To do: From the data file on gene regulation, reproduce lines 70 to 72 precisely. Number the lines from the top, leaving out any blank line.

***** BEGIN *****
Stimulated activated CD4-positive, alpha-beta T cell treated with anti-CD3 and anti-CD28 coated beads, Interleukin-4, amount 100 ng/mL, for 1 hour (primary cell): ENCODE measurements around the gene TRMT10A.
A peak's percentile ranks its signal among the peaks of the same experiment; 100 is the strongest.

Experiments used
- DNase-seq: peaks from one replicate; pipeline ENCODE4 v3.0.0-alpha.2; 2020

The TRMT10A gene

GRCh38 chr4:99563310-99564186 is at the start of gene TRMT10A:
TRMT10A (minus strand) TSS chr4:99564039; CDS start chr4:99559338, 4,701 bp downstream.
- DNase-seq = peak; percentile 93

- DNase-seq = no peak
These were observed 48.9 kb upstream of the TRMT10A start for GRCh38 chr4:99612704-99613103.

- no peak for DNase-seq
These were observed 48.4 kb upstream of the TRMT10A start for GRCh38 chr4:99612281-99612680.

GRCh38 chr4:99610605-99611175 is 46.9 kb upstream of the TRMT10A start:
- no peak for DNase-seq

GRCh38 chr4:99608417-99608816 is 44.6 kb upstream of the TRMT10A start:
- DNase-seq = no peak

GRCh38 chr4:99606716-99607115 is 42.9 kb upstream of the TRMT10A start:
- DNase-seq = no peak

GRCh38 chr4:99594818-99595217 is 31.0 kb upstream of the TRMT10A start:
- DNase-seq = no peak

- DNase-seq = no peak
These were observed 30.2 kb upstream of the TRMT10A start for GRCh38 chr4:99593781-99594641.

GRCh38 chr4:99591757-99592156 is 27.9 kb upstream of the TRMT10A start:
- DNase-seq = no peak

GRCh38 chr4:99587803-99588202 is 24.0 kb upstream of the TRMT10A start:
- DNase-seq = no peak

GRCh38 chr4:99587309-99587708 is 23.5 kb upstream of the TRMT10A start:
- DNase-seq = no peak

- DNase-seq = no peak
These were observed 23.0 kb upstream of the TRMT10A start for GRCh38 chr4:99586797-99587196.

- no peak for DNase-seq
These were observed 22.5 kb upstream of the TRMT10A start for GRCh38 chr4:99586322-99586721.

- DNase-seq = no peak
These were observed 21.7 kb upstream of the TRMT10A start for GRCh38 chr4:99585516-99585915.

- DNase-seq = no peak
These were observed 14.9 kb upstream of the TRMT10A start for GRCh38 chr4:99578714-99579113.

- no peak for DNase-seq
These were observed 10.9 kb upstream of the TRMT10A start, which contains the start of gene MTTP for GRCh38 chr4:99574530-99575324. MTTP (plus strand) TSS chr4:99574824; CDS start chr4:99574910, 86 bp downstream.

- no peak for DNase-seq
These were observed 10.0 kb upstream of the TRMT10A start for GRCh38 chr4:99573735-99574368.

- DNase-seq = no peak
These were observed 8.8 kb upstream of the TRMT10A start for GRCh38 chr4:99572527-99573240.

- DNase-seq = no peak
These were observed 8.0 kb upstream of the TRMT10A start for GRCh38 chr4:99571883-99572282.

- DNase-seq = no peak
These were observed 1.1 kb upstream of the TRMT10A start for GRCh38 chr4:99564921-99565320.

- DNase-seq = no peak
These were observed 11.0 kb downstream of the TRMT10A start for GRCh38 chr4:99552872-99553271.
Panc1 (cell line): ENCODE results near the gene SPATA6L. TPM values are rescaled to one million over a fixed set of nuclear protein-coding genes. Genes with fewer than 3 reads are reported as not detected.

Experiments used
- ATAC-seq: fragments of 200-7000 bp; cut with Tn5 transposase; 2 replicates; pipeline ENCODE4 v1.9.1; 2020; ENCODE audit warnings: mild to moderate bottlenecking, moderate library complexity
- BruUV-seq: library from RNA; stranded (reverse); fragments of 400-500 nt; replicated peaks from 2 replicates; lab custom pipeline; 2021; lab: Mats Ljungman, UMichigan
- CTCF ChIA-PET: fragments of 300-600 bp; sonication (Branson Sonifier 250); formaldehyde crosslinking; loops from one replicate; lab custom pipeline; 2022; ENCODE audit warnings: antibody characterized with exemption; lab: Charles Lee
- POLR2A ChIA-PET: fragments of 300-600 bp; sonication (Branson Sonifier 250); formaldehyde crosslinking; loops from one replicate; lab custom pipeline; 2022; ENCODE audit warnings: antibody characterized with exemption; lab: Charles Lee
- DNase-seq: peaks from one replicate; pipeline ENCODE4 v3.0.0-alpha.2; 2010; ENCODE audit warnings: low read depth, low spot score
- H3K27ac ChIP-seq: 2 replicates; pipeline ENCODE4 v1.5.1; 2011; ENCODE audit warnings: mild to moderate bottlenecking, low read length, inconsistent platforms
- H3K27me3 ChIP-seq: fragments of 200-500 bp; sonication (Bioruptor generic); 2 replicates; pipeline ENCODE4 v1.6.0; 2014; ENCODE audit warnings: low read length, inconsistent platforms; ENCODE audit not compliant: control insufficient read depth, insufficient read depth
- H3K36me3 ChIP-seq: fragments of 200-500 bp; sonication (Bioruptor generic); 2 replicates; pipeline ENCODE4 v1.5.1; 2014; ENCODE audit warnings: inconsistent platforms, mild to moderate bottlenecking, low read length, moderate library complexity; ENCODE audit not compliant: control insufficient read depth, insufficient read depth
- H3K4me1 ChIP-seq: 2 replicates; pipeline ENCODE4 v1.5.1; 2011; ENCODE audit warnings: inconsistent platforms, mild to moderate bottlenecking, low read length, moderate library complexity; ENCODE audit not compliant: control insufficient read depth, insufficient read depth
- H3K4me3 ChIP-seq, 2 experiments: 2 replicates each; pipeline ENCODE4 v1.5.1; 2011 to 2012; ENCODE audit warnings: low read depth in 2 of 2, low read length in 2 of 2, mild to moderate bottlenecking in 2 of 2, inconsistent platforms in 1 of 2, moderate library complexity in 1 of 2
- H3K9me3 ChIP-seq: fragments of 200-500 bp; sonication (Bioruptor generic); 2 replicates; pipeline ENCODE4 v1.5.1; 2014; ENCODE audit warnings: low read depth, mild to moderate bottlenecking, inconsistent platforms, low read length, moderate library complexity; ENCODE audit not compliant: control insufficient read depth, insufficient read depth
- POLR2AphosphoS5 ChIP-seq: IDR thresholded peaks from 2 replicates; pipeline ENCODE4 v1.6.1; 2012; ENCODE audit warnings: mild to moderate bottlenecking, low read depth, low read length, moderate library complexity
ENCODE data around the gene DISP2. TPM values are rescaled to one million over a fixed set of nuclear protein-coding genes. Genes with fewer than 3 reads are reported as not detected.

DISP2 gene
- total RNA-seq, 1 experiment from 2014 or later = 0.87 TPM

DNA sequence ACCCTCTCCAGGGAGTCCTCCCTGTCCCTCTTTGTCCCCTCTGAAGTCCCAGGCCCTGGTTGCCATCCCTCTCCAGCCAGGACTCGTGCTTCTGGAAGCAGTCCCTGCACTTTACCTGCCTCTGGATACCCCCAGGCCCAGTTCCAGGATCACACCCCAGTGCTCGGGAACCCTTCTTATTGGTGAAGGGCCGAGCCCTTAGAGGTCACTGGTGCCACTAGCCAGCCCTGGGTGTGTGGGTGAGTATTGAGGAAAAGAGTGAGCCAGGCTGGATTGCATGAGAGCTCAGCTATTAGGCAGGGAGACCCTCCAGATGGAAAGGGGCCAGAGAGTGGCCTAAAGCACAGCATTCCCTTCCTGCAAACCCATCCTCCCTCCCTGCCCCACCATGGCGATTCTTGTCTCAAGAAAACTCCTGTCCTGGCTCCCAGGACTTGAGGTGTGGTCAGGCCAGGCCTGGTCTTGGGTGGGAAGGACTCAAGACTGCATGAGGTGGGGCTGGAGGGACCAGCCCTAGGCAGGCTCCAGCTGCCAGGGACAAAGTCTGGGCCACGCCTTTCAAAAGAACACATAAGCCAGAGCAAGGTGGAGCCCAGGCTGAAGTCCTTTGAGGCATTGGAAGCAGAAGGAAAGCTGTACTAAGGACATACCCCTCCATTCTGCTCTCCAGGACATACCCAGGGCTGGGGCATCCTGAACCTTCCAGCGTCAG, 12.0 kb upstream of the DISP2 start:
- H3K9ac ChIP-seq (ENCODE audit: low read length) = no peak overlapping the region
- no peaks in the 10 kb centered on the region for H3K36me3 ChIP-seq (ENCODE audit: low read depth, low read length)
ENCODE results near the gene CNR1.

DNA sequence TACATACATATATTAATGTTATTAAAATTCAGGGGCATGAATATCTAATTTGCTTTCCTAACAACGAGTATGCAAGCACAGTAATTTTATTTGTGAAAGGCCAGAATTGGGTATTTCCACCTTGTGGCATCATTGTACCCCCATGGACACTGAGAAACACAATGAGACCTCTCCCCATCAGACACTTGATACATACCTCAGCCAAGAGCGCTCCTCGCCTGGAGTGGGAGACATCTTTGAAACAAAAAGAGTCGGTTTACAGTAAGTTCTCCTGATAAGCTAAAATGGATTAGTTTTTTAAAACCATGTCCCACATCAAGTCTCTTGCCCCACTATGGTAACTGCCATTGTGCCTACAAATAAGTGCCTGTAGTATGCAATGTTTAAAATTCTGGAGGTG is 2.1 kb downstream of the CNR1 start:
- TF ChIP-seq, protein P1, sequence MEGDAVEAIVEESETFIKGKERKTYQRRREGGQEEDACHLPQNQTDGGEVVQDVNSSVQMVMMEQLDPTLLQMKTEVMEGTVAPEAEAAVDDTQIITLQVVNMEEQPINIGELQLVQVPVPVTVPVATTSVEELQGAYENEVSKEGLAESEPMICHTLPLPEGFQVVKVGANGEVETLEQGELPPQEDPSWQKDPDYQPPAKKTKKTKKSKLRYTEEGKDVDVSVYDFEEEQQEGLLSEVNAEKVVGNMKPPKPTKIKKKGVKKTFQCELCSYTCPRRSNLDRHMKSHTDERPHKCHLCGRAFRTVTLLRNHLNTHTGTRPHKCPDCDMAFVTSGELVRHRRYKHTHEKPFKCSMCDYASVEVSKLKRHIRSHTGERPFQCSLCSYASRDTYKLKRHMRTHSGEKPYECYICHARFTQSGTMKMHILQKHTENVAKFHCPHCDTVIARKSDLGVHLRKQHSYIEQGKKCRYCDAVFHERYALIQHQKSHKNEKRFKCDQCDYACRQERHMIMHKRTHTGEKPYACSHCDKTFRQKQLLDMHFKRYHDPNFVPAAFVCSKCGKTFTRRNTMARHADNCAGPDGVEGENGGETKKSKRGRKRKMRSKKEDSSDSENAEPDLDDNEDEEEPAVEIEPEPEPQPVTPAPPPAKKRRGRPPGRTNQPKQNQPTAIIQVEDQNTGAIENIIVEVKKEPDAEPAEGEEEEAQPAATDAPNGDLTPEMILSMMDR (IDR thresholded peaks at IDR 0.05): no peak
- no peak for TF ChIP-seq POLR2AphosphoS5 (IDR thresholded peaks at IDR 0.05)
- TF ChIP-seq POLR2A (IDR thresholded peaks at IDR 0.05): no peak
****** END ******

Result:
DNA sequence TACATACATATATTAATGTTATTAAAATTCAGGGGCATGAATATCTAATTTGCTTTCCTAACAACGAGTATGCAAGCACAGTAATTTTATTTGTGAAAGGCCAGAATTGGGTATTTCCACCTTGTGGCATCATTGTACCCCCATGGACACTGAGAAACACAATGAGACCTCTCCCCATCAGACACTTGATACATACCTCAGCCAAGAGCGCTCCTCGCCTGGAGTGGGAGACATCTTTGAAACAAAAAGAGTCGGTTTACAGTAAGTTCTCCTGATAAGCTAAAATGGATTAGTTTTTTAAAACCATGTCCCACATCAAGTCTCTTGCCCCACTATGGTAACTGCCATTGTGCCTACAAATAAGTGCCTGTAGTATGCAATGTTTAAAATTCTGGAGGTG is 2.1 kb downstream of the CNR1 start:
- TF ChIP-seq, protein P1, sequence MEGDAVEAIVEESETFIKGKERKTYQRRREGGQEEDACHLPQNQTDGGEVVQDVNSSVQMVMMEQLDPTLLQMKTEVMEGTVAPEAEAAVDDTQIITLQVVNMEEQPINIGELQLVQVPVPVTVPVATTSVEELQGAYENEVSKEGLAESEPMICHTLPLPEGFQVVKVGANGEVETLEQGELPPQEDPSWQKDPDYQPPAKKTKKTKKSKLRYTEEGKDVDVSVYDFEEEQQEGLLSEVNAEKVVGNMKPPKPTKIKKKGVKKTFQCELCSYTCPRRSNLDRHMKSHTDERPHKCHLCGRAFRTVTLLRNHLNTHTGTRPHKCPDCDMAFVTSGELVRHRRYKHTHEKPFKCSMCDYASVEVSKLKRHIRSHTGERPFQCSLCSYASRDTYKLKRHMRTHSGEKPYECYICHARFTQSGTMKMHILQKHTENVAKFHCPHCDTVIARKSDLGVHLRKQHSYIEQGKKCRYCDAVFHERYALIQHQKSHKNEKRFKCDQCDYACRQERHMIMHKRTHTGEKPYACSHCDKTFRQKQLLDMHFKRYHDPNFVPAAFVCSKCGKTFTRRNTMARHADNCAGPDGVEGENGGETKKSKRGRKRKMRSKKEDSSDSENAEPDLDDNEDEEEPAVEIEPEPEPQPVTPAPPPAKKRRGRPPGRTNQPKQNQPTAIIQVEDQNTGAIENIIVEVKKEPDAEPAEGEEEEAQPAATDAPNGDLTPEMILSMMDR (IDR thresholded peaks at IDR 0.05): no peak
- no peak for TF ChIP-seq POLR2AphosphoS5 (IDR thresholded peaks at IDR 0.05)